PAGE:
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A look at which countries have pledged money to Gaza

Egypt and Qatar are leading the pack, each pledging to provide $500 million in aid to Gaza.
A Palestinian worker inspects the damage at a factory in Gaza's industrial area, on May 25, 2021, which was hit by Israeli strikes prior to a cease-fire ending 11 days of deadly violence between Israel and the Palestinian Hamas movement which runs the enclave.

As residents of Gaza continue to sift through the rubble, the focus now turns to reconstruction in the impoverished Palestinian enclave, as well as providing urgent relief to the thousands injured and made homeless by Israel’s bombing campaign against the militant group Hamas. Rebuilding bombed-out homes, schools and medical facilities, as well as repairing sanitation, water and electricity infrastructure, could cost hundreds of millions of dollars, Palestinian officials say. 

A major sticking point for donors will be ensuring the much-needed assistance benefits civilians living in the besieged territory, not the militants. Hamas leader Yahya Sinwar said his group won’t take “a single penny,” but Israel says Gaza’s rulers have a track record of diverting aid to fund their military operations. 

Donor fatigue will also be a challenge. Foreign governments may be reluctant to pay to rebuild what could be destroyed in the next round of fighting. Much of what was destroyed in the 2014 war is still in ruins, and many Palestinians whose homes were bombed still live in temporary housing.  

Here’s a breakdown of the aid pledges so far: 

United Nations: The UN has released $22.5 million in assistance earmarked for essential services, humanitarian relief and disposal of explosive ordinances in the Gaza Strip. The UN also announced an appeal for $95 million to cover Palestinians’ humanitarian needs for the next three months in Gaza, the West Bank and East Jerusalem.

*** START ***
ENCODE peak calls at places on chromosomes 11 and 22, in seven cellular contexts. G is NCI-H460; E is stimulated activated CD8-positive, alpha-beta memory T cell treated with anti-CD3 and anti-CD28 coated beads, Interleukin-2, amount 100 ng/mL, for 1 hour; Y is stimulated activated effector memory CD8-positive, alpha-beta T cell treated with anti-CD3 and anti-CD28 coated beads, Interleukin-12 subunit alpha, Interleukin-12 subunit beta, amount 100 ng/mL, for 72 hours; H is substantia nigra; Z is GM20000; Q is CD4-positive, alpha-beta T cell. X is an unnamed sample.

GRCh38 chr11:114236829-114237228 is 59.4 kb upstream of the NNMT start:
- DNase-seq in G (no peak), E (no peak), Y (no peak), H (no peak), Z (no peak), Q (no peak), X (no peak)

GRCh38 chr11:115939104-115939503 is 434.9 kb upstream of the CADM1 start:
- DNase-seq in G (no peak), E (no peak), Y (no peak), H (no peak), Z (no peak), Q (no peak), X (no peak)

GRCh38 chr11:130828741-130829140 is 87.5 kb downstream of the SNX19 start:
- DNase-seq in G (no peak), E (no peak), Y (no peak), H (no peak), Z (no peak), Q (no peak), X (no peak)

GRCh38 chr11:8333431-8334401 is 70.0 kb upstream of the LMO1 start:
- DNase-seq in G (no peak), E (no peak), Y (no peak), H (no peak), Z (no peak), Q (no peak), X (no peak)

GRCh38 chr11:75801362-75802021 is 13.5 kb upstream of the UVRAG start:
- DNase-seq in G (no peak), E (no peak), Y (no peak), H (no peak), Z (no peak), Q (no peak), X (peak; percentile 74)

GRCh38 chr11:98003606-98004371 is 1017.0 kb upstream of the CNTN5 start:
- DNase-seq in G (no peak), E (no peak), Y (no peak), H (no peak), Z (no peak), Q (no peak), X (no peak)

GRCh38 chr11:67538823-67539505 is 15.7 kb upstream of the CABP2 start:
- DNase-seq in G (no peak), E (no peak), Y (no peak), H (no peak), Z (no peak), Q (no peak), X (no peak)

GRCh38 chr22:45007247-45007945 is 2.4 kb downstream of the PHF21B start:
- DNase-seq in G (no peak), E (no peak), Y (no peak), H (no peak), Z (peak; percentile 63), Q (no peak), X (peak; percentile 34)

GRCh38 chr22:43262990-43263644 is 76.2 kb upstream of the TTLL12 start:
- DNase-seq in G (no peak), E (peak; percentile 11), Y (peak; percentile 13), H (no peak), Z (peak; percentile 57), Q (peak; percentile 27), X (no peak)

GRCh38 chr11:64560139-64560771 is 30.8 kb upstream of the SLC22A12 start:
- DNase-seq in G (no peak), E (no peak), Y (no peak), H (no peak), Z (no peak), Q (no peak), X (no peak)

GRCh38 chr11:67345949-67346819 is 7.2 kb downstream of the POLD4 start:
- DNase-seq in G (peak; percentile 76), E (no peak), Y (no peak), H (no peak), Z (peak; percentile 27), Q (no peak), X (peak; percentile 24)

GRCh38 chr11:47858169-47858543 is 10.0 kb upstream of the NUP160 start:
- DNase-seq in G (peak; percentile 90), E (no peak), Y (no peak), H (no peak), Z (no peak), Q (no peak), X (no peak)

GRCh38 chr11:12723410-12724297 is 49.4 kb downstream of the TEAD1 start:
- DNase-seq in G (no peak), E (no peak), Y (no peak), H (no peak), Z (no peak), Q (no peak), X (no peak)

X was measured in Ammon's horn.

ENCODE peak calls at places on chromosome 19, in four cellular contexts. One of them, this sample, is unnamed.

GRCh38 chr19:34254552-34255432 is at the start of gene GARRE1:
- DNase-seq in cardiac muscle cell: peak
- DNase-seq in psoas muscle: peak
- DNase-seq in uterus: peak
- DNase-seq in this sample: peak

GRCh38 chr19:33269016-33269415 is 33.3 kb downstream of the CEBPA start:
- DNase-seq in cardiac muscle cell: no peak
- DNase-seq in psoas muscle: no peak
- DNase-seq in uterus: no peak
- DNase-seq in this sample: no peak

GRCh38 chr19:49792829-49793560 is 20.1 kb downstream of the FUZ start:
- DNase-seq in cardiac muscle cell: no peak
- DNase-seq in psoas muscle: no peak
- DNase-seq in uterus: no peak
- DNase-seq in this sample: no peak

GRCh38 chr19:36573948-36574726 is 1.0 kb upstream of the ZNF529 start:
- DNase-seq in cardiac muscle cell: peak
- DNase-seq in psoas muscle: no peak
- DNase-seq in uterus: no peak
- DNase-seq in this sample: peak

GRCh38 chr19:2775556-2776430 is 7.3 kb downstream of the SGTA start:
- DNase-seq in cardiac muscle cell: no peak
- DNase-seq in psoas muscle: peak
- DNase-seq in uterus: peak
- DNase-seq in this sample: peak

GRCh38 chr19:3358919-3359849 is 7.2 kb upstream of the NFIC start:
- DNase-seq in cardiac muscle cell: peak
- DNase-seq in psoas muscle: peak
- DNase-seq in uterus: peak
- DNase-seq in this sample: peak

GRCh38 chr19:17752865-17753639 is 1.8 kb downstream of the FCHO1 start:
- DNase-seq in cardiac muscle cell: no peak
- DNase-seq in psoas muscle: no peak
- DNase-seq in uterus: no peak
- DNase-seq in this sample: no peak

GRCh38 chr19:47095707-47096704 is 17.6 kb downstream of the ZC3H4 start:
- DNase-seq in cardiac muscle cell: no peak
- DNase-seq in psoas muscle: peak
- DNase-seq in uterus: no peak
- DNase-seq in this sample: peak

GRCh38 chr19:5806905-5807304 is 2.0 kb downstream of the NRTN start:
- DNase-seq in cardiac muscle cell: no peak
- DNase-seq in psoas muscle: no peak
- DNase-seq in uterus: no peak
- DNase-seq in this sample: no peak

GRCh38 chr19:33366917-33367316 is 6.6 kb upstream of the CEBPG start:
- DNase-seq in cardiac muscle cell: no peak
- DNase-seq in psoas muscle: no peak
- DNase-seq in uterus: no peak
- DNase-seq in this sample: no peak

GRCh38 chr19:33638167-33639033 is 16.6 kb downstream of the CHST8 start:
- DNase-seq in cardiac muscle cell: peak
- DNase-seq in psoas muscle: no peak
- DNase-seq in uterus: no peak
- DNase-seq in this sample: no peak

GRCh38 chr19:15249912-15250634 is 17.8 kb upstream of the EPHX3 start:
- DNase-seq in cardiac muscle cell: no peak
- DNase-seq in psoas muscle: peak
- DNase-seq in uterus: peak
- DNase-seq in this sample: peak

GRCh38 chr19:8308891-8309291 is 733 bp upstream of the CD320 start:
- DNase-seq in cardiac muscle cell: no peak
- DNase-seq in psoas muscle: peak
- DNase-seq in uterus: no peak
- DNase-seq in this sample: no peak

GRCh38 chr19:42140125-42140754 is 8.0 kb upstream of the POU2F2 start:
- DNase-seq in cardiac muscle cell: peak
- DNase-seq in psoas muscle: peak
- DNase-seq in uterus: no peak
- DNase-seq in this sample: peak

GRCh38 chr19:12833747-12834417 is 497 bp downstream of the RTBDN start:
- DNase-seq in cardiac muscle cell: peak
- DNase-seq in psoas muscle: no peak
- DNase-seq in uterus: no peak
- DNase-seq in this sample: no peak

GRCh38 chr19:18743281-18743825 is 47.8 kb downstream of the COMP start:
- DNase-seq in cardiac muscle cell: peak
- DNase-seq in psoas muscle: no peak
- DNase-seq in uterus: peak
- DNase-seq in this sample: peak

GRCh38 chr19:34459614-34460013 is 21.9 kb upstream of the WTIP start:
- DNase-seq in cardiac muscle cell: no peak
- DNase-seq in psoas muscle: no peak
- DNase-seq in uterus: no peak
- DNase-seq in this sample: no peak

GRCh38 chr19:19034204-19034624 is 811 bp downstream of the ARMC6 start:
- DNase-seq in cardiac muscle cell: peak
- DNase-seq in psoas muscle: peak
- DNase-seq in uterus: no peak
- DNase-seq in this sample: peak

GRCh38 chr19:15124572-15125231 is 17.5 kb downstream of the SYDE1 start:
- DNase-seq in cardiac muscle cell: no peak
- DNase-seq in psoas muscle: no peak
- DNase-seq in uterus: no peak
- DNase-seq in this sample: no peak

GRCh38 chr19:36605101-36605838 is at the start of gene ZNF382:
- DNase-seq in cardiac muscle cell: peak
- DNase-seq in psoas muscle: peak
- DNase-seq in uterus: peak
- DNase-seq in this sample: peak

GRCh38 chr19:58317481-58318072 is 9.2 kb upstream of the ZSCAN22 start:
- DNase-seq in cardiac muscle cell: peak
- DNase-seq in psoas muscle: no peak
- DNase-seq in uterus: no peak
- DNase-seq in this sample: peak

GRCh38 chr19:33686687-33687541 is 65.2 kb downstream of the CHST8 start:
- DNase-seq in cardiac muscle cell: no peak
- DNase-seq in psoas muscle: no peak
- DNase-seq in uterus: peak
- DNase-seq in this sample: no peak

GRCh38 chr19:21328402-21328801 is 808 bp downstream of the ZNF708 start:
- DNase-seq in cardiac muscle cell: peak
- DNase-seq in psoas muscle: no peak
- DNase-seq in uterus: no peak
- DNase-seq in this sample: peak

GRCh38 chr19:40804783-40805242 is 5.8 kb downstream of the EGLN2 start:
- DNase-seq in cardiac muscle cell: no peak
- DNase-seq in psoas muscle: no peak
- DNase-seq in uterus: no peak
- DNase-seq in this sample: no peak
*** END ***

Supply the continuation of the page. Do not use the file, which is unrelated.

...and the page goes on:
Egypt: Before brokering a cease-fire that ended the 11-day conflict, Egypt pledged $500 million in reconstruction. The North African country shares a border with Gaza, and like Israel, maintains a strict blockade on the coastal enclave. 

Qatar: The Gulf state, which helped mediate truce efforts, has allocated $500 million for reconstruction in Gaza. Qatar does not have formal diplomatic relations with Israel, but in coordination with the Israeli government has provided Gaza with more than $1.5 billion over the past decade to help fund salaries, electricity and stipends for poor families in Gaza.

United States: The Biden administration has said it will rally international support for Gaza's reconstruction and will take steps to ensure the aid isn’t exploited by Hamas. During a visit to the West Bank, Secretary of State Antony Blinken announced the United States would provide $5.5 million in immediate disaster assistance for Gaza, as well as $32 million to UN’s Palestinian refugee agency, known as UNRWA. He also announced the administration would notify Congress of plans to provide a further $75 million in additional development and economic assistance to the Palestinians in 2021. 

European Union: The European Commission announced the EU was sending 8 million euros ($9.8 million) to “relieve the suffering of the many innocent victims” of the latest escalation. 

China: The Chinese Foreign Ministry said it would provide $1 million in emergency humanitarian assistance, as well as $1 million to UNRWA. Beijing also said it would send 200,000 COVID-19 vaccine doses. 

Germany: Before a truce was reached, German Foreign Minister Heiko Maas announced Berlin had pledged 40 million euros ($49 million) in aid for Gaza.  

United Kingdom: British Foreign Secretary Dominic Raab announced on Twitter that the UK had pledged 3.2 million pounds ($4.5 million) in emergency aid to UNRWA. 

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